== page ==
The death of Diana, Princess of Wales, focused world attention on the campaign to ban antipersonnel land mines (APL), a cause which she helped publicize.
Ironically, the Clinton administration, which expressed its admiration for her efforts, is undermining her goal of a mine-free world by seeking exceptions to a draft treaty, being finalized in Oslo this week and next, which would ban the production, stockpiling, use, and export of such mines.
There are more than 100 million antipersonnel mines scattered around the world with another 100 million in military inventories worldwide. Approximately 26,000 people a year are killed or maimed by mines, most of them civilians, and most of them women and children. That works out to a death or injury about every 22 minutes.
The problem is that US officials continue to legitimize land mines as acceptable weapons when the reality is that they contravene international humanitarian law governing the conduct of hostilities. Mines are utterly indiscriminate weapons that do not distinguish between civilians and combatants.
The use of so-called "smart" mines, those that self-destruct after a certain period of time, will not change that reality.
Earlier this year the US declared it would work in the UN Conference on Disarmament (CD) for a worldwide ban on mines. As the CD is notoriously slow, works by consensus, and includes states opposed to a comprehensive ban, this approach ensures nothing will be accomplished. President Clinton ignored a more promising alternative, a Canadian-led initiative known as the Ottawa process.
Last October the Canadian government sponsored a conference for those nations interested in achieving a comprehensive ban on APL. Canada declared it would hold a treaty- signing conference for a total ban by the end of this year. At the end of the conference over 50 states declared their support. Currently 107 states have declared their support.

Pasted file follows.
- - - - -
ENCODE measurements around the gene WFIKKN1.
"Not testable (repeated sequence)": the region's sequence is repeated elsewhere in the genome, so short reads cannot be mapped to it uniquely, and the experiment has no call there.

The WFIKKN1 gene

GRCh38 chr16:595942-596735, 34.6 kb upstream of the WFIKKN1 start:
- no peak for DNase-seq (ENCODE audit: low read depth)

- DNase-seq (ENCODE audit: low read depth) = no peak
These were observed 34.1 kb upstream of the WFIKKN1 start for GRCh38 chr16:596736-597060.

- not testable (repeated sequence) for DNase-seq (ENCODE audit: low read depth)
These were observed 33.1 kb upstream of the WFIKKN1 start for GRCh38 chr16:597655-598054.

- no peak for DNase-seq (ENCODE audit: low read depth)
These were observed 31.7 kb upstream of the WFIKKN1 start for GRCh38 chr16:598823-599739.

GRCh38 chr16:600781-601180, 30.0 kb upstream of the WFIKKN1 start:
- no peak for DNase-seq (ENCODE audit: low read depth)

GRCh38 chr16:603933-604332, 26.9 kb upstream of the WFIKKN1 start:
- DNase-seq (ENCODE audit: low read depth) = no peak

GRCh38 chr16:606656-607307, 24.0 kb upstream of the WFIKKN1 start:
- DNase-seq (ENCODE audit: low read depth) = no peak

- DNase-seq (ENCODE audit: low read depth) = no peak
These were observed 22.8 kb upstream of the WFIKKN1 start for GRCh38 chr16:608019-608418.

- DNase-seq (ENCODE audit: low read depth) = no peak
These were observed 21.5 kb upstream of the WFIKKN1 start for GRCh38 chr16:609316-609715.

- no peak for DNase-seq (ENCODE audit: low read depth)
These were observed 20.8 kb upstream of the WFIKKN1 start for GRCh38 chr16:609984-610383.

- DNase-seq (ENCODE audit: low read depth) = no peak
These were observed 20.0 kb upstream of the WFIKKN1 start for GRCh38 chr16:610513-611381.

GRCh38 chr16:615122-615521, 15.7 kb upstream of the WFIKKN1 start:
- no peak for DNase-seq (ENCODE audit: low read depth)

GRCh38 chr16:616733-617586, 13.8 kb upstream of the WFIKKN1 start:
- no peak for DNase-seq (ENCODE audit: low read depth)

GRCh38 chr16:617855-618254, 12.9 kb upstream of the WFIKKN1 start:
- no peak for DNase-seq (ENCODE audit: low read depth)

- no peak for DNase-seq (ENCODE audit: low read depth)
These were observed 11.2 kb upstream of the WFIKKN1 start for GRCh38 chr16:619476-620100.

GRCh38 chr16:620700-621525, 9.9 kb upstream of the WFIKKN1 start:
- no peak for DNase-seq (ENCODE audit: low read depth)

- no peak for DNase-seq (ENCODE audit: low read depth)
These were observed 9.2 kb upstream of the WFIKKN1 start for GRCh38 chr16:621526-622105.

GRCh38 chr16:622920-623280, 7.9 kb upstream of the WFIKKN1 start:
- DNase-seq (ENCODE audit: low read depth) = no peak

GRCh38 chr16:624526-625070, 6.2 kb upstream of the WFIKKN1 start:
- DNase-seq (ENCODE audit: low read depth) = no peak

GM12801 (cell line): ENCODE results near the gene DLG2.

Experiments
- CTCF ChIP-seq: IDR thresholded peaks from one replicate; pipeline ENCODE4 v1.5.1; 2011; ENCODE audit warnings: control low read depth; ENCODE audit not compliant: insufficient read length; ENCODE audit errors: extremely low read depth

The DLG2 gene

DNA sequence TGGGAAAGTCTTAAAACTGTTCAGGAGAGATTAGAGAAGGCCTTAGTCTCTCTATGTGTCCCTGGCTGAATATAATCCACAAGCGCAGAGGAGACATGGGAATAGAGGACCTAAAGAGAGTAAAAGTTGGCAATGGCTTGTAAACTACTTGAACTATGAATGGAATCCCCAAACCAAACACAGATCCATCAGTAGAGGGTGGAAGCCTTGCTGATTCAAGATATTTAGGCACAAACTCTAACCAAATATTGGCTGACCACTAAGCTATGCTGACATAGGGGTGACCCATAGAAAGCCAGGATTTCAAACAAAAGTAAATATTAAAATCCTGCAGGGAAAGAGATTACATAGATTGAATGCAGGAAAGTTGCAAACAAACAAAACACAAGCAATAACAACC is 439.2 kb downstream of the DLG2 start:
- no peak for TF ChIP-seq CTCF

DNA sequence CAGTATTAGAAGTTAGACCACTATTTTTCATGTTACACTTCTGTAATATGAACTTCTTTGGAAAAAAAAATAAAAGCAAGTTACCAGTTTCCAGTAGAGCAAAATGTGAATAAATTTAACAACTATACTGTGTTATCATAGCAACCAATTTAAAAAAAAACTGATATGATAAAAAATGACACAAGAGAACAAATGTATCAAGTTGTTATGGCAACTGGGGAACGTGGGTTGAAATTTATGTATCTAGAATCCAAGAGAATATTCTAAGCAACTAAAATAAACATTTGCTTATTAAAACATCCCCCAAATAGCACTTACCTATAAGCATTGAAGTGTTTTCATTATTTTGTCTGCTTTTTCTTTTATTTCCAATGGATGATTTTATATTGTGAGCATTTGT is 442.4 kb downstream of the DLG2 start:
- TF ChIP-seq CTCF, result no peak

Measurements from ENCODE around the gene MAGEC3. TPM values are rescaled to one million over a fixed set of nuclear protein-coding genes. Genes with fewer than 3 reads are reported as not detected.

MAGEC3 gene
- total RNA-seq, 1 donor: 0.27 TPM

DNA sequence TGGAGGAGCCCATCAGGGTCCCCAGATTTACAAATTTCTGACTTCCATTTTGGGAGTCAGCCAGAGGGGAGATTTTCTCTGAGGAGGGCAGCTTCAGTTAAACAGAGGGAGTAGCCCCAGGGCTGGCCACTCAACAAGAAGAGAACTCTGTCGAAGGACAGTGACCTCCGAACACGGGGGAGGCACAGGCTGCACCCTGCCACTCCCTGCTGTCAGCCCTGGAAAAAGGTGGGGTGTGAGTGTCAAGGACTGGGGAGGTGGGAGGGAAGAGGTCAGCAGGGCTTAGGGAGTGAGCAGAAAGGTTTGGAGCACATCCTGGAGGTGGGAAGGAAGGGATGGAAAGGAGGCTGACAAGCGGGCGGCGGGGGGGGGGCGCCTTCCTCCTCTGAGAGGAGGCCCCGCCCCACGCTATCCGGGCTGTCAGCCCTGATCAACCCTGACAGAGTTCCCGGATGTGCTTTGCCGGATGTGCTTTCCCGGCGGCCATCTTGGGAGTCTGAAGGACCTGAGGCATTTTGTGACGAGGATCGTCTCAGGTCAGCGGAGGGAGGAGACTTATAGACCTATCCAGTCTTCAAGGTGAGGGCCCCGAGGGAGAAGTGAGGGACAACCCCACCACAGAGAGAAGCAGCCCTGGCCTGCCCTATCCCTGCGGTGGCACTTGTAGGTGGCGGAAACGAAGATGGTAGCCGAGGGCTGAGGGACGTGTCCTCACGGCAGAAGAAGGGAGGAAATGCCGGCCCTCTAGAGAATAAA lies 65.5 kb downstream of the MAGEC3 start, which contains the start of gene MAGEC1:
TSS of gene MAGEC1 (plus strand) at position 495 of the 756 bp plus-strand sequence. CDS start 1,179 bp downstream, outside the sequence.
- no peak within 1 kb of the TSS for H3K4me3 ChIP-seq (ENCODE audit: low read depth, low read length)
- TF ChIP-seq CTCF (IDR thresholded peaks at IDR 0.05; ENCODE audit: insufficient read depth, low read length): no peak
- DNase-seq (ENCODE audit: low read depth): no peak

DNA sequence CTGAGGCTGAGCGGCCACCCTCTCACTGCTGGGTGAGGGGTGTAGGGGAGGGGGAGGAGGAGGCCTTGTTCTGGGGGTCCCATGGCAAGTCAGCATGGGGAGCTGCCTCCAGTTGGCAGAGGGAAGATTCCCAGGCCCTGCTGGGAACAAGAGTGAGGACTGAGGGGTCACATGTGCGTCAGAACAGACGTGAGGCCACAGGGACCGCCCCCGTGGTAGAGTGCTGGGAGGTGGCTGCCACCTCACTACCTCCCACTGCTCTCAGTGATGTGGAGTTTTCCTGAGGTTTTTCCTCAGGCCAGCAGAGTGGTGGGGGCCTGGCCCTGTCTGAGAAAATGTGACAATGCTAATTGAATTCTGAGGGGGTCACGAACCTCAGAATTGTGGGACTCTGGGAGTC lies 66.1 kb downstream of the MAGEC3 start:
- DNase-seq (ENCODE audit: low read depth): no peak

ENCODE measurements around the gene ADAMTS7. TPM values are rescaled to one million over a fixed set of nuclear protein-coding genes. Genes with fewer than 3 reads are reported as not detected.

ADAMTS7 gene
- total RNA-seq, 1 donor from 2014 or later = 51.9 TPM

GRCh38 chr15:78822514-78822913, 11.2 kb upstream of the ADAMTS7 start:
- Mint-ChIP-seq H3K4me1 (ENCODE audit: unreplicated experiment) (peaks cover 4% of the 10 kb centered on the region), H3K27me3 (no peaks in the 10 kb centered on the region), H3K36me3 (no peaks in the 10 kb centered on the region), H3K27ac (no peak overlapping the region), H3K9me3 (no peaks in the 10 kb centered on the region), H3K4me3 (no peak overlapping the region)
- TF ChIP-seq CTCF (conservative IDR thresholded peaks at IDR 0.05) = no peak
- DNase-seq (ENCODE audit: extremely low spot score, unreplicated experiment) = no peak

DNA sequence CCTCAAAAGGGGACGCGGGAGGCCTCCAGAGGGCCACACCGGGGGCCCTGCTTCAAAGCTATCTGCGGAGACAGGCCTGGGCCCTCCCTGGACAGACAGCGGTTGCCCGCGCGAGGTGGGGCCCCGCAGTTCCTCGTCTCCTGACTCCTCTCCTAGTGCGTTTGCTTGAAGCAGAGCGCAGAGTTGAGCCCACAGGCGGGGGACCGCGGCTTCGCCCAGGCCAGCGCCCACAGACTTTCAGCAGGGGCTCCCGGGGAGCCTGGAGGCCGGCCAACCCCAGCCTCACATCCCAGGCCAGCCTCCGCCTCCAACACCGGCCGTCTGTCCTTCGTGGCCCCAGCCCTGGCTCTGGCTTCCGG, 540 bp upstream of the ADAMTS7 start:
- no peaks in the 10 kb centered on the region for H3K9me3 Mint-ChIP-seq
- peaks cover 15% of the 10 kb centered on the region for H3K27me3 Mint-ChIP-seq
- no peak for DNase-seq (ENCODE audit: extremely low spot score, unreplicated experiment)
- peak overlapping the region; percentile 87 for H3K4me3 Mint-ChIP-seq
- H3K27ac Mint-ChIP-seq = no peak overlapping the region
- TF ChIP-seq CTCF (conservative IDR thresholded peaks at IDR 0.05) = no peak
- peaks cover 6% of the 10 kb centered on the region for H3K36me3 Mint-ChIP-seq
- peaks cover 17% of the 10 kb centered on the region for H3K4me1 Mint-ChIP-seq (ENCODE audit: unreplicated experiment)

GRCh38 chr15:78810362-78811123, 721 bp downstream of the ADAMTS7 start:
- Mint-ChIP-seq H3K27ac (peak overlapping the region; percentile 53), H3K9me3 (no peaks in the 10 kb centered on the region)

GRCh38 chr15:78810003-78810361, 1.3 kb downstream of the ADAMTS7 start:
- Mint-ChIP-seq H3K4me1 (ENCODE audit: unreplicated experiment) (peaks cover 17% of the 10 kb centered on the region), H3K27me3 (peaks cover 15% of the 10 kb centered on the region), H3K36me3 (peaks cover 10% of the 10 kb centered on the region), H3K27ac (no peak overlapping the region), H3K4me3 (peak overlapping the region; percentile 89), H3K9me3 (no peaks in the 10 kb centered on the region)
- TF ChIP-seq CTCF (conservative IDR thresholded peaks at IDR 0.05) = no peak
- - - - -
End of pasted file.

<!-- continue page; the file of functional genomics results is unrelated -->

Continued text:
Although Mr. Clinton has called for the eventual elimination of APL, his actions have not lived up to his rhetoric. For example, last year Clinton released the administration's land mine-policy that continued the status quo. The president ordered the Pentagon to stop using dumb (non-self-destruct/self-neutralizing) mines by 1999, except along the Korean Demilitarized Zone and in troop training, but reserved the right to use smart mines.
Furthermore, the US continues to insist exceptions should be made for its self-destruct ("smart") and non-self-destruct ("dumb") mines in the Korean DMZ. On Aug. 18, in a transparent attempt to spin the issue, the administration announced that it would participate in Ottawa. But it has not changed its stance on trying to carve out exemptions for its current land mine policy. Thus, it went to Oslo knowing that its policy is unacceptable.
Clinton has been reluctant to change policy for fear of antagonizing the Pentagon. But even American military officials acknowledge that land mines are replaceable.
A report released by the Pentagon in May stated that "effective alternatives should be feasible by integrating various elements of existing and near-future technologies, combat forces, and military doctrine."
For example, in Korea, mines could be replaced by increased use of such weapons as the Multiple Launch Rocket System, or greater use of new technologies, whose ability to precisely locate targets lessens the need to rely on indiscriminate weapons such as land mines.
The argument that mines are needed for their battlefield utility is increasingly questioned. Actual combat experience shows that antipersonnel mines are likely to inflict a deadly "blow-back effect" - harming the very soldiers they are meant to defend.
In Vietnam, the US Army estimated that 90 percent of the mines and booby traps used against its troops were either US-made or made with US parts.
A third of all US casualties in Vietnam were caused by mines and booby traps.
The president should take that as his cue. It is an unpleasant fact that the effort to locate and destroy existing land mines will take us well into the 21st century. At the very least he should try to keep the problem from getting worse.
He can do so by supporting a worldwide ban, with no exceptions, on the production, development, export, and use of mines by the time we enter the next millennium.
* David Isenberg is a senior research analyst at the Center for Defense Information in Washington.